Most of the published literature on cigarette advertising and promotion at points-of-sale is on research conducted in high-income countries. We report findings from monitoring cigarette advertising and promotion at points-of-sale near schools and playgrounds in 42 countries, the majority low-income and middle-income. Four strategies were detected across most of these countries: (1) display of cigarettes near snacks, sweets and sugary drinks, (2) placement of cigarette advertisements near the eye-level of children, (3) advertisements and display of flavoured cigarettes and (4) sale of single sticks of cigarettes. These advertising and promotional tactics target children and youth and demonstrate that multinational tobacco companies use similar strategies to promote cigarettes at points-of-sale. The widespread violations of existing laws and regulations, the exploitation of regulatory loopholes and lack of existing tobacco control policies that apply to points-of-sale call for adoption and enactment of provisions recommended by the WHO Framework Convention on Tobacco Control such as comprehensive bans on tobacco advertisement, promotion and sponsorship, bans on sale of single cigarette sticks and regulation of flavours. These strategies will help to protect children and youth from exposure to tobacco advertising.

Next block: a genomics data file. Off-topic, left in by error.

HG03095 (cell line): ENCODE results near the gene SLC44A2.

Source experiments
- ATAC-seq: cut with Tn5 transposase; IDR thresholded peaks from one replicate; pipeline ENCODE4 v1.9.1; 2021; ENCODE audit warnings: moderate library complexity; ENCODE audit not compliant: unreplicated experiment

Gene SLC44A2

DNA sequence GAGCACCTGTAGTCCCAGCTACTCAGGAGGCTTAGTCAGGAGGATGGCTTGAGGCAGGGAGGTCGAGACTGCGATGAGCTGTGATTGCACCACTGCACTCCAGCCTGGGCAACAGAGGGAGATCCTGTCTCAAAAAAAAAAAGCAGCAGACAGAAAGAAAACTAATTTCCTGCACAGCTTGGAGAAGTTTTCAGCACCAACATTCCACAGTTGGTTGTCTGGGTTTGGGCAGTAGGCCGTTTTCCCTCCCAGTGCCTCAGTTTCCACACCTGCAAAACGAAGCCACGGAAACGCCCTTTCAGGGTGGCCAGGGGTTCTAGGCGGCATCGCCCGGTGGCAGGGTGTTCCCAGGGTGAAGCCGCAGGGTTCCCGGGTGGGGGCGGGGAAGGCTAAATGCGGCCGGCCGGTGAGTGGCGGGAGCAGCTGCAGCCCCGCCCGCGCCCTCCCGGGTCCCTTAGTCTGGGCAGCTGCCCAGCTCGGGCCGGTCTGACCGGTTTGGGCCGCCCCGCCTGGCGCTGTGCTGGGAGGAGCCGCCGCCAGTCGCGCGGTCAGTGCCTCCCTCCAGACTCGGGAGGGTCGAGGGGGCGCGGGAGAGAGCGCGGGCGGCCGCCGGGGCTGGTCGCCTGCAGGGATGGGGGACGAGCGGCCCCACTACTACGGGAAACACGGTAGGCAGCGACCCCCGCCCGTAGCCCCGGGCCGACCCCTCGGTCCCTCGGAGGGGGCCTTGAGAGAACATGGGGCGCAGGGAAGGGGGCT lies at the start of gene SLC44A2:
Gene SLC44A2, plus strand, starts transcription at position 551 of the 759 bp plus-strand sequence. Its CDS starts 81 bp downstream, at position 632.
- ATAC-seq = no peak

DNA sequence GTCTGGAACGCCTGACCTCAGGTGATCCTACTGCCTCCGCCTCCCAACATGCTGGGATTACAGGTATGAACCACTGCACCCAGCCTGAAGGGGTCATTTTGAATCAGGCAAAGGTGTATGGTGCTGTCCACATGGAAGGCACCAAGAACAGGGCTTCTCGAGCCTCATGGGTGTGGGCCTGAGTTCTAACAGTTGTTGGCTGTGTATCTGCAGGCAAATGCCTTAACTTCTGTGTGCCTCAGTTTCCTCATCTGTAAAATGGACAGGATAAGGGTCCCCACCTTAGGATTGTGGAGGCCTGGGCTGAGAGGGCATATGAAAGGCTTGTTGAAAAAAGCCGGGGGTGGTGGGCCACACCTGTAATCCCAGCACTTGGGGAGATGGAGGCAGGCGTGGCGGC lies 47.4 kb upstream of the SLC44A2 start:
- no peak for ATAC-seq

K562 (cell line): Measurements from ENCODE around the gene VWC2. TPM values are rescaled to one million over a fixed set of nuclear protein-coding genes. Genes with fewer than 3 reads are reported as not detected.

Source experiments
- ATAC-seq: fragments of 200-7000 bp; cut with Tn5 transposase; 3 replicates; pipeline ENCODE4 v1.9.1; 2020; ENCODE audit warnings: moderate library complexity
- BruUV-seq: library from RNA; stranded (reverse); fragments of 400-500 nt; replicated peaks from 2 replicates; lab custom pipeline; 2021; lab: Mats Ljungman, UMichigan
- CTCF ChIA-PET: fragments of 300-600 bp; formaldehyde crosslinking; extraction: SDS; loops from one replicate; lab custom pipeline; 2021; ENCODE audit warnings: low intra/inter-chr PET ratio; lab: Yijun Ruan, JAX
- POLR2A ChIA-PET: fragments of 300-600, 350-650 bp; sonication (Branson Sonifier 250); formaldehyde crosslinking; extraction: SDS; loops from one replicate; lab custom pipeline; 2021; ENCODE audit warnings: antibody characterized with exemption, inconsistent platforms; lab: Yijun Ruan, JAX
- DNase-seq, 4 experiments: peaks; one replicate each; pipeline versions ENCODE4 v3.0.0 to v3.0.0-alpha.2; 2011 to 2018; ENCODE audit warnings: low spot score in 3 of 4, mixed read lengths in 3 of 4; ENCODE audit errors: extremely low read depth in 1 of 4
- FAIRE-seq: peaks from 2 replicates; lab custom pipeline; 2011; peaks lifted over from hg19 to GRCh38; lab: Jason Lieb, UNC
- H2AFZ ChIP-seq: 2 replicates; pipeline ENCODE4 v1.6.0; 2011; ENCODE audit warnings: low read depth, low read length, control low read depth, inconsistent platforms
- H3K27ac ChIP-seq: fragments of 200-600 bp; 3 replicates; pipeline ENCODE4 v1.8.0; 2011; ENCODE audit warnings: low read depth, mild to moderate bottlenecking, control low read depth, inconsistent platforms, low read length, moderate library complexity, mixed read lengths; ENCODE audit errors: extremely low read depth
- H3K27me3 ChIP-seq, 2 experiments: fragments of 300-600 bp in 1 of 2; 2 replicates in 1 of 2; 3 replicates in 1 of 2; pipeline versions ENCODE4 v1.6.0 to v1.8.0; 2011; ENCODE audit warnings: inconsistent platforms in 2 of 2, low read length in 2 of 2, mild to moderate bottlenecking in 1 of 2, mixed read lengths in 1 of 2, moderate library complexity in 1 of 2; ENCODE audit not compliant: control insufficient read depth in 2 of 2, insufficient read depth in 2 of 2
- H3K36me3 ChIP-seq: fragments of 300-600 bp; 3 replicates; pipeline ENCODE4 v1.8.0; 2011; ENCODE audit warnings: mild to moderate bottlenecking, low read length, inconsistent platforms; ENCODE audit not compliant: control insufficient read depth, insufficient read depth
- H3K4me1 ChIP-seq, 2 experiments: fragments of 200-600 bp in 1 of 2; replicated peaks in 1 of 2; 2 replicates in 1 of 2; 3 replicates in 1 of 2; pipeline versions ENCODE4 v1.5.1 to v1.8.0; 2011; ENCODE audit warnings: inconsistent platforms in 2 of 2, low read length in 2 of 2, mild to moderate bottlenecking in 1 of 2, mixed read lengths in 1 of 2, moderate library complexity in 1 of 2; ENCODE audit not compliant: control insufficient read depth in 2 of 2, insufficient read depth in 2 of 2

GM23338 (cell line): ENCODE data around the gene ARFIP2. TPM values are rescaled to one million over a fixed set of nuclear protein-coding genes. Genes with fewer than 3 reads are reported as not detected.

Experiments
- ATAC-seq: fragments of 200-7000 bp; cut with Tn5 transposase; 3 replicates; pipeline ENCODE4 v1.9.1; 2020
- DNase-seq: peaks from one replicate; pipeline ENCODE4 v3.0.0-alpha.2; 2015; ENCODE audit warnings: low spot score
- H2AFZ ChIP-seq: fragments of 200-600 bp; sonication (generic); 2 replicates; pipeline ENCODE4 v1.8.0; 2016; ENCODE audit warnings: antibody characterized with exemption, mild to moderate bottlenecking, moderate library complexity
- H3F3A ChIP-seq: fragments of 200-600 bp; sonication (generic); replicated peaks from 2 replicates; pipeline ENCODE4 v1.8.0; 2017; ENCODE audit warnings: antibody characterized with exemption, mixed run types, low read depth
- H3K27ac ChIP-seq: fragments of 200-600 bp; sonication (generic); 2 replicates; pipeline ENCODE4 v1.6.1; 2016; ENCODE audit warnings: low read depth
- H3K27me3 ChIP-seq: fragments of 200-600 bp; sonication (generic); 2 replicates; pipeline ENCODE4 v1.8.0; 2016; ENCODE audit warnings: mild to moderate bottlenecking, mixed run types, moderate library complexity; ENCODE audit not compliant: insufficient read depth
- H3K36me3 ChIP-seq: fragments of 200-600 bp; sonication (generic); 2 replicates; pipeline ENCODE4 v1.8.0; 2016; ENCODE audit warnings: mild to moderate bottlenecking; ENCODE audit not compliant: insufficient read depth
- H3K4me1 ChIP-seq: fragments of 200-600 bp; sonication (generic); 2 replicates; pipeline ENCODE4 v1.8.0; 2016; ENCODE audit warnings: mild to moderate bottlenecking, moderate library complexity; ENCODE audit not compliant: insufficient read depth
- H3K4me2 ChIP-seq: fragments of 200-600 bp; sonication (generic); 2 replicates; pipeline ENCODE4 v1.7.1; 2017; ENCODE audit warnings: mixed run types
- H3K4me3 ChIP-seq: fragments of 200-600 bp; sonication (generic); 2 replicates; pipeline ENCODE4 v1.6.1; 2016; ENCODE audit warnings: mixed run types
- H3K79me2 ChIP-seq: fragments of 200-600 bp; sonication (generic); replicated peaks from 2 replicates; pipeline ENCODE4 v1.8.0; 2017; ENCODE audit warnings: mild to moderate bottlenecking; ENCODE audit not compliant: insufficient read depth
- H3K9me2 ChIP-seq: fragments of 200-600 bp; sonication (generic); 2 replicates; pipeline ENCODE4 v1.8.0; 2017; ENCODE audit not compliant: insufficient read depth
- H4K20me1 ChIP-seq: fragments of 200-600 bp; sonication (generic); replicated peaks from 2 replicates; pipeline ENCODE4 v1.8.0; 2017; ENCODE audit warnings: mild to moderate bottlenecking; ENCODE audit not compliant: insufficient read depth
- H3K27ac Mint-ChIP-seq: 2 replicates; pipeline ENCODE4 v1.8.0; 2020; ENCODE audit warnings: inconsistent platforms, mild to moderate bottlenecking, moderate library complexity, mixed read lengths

Keywords: Advertising and Promotion; Global health; Low/Middle income country.
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